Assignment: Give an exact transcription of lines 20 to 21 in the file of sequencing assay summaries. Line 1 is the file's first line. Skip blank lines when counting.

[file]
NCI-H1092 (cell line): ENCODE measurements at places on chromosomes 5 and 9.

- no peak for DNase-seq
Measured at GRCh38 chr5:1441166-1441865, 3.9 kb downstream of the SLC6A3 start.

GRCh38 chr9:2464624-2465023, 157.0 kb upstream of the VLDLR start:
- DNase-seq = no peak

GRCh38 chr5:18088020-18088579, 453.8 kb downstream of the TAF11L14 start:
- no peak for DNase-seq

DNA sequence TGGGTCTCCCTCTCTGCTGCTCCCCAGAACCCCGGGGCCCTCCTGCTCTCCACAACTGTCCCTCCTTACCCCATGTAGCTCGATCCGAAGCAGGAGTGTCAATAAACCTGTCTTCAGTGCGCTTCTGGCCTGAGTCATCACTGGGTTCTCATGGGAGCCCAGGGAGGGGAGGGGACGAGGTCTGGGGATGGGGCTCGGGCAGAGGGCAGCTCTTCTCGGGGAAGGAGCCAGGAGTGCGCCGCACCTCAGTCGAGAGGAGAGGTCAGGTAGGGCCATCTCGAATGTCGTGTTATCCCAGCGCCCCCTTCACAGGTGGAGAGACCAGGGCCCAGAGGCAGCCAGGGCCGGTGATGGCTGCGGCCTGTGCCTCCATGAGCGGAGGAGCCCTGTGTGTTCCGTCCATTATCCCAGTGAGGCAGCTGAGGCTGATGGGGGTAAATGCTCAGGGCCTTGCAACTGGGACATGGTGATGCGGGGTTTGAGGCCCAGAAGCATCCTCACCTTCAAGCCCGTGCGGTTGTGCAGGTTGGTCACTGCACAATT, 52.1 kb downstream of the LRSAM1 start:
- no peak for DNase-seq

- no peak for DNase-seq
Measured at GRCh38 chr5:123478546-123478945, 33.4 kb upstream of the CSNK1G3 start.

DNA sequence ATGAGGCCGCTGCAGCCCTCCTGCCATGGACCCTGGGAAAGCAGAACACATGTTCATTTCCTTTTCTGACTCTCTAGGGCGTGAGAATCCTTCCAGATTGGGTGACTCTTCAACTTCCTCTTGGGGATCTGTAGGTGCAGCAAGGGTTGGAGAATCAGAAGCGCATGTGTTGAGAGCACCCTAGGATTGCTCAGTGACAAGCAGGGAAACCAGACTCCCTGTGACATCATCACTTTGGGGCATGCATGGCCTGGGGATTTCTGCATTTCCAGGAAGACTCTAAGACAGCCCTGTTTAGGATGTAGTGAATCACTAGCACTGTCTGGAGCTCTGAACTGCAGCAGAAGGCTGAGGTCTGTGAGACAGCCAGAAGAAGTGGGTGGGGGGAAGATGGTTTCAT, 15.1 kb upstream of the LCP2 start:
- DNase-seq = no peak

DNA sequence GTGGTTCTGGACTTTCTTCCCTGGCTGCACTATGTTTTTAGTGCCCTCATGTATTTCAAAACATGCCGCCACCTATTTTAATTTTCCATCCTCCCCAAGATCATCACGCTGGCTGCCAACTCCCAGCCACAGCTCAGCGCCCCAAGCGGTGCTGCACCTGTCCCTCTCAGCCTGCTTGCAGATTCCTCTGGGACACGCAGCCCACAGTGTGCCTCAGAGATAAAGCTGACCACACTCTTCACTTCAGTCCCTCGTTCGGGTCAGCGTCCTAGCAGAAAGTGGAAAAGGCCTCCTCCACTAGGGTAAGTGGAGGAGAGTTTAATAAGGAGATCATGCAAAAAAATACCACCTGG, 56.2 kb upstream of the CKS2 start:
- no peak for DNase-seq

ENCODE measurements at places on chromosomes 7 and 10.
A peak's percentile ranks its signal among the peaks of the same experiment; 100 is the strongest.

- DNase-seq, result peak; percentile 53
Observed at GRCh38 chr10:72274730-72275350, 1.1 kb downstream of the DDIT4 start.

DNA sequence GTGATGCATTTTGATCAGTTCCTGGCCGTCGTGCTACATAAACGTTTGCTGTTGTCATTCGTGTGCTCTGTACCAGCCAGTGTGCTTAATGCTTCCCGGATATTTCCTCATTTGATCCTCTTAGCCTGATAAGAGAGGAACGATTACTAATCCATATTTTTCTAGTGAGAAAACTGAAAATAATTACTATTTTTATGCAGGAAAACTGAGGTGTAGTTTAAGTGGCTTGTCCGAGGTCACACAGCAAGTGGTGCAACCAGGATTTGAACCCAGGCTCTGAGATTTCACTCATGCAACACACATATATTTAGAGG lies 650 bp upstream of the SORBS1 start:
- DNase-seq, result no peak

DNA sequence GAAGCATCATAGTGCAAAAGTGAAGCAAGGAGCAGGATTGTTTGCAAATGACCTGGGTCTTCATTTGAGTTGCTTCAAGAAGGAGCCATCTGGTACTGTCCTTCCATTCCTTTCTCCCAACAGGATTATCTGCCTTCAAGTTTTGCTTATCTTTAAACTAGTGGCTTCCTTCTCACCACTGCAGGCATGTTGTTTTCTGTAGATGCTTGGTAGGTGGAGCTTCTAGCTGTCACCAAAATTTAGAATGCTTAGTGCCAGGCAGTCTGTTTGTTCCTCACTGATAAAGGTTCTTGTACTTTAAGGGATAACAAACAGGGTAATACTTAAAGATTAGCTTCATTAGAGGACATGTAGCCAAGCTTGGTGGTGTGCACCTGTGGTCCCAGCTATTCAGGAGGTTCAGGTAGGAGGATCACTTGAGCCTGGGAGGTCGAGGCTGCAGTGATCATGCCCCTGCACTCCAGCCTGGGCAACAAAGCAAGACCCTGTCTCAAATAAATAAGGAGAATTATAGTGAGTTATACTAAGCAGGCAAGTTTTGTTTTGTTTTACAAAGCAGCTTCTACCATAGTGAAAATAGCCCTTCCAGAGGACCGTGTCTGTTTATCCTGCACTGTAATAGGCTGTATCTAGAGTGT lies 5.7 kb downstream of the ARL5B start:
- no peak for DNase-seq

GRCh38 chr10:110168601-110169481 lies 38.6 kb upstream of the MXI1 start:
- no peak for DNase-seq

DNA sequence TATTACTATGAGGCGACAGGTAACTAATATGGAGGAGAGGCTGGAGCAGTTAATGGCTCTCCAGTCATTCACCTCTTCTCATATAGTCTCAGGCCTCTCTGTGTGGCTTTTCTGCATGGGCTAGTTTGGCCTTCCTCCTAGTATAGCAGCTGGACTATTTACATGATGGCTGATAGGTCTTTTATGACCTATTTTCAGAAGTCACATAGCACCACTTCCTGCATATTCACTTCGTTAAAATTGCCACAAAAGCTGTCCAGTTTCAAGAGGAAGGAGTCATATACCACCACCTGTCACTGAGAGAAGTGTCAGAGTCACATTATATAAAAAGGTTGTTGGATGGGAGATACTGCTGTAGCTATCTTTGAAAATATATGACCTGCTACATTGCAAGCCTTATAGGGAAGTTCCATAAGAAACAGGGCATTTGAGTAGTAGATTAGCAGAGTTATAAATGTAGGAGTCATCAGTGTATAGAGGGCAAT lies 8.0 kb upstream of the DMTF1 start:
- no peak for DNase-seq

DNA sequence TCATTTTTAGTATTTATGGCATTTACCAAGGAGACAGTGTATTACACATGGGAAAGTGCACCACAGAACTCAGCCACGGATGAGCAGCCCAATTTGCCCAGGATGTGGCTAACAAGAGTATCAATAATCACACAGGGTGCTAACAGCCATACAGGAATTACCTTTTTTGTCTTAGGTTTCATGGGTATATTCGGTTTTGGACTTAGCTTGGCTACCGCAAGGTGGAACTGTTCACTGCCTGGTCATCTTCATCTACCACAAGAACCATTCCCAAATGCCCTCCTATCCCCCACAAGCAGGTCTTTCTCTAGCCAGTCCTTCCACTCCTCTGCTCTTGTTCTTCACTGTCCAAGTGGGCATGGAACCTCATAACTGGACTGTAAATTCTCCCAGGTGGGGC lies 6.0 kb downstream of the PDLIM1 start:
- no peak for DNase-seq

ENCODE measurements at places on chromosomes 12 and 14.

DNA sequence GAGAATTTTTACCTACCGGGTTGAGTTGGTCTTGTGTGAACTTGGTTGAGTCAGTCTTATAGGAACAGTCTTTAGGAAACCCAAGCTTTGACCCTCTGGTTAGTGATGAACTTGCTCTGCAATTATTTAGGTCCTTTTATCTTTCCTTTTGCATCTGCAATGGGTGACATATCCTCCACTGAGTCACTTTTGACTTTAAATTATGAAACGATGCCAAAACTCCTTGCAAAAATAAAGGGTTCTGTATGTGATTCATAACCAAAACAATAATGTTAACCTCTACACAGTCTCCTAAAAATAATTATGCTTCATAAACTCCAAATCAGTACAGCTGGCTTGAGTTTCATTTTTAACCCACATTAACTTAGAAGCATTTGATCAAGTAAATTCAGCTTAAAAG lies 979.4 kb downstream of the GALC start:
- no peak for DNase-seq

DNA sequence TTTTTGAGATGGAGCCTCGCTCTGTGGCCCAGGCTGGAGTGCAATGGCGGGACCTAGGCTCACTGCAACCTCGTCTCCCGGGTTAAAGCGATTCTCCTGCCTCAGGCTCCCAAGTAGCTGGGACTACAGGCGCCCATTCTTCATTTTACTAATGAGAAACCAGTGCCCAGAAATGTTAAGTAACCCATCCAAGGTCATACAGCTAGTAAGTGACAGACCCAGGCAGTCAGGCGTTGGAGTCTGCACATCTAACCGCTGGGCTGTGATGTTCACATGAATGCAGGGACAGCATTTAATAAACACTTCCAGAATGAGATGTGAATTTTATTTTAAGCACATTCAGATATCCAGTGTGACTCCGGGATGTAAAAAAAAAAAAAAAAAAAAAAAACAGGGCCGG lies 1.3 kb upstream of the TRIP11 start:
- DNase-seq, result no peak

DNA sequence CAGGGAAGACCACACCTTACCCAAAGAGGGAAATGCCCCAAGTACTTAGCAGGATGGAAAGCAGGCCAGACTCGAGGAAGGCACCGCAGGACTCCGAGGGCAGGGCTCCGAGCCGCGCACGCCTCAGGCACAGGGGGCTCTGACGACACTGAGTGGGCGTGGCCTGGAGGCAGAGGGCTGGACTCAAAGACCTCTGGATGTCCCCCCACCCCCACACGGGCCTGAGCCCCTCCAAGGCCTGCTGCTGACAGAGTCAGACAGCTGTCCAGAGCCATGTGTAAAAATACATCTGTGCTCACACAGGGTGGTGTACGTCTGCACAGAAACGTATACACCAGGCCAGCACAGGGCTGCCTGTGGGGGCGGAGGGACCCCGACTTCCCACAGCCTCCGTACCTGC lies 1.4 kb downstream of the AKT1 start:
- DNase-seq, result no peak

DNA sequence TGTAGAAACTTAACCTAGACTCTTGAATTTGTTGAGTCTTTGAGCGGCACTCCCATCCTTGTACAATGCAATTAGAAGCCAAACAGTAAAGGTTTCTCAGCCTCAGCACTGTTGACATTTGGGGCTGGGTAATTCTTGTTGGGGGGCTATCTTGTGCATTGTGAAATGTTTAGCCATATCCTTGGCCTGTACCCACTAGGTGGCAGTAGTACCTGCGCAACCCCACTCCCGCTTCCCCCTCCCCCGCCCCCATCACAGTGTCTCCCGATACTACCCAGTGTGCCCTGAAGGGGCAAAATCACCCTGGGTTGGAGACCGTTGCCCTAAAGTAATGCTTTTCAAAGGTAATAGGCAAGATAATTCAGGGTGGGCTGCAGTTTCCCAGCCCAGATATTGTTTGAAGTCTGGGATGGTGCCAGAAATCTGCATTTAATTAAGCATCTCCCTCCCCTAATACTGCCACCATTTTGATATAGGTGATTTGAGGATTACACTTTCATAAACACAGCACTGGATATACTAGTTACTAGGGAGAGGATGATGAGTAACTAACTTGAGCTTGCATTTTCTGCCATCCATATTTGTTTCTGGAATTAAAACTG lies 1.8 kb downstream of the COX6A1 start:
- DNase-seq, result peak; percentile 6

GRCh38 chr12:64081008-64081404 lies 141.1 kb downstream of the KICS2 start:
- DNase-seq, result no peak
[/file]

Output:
DNA sequence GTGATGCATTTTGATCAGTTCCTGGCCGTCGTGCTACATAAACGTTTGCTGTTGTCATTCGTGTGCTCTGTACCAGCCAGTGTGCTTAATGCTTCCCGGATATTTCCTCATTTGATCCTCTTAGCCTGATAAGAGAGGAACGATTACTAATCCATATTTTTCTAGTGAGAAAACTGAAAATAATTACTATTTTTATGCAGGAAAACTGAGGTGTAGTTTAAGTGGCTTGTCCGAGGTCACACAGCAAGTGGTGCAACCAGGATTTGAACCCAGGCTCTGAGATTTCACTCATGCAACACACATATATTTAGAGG lies 650 bp upstream of the SORBS1 start:
- DNase-seq, result no peak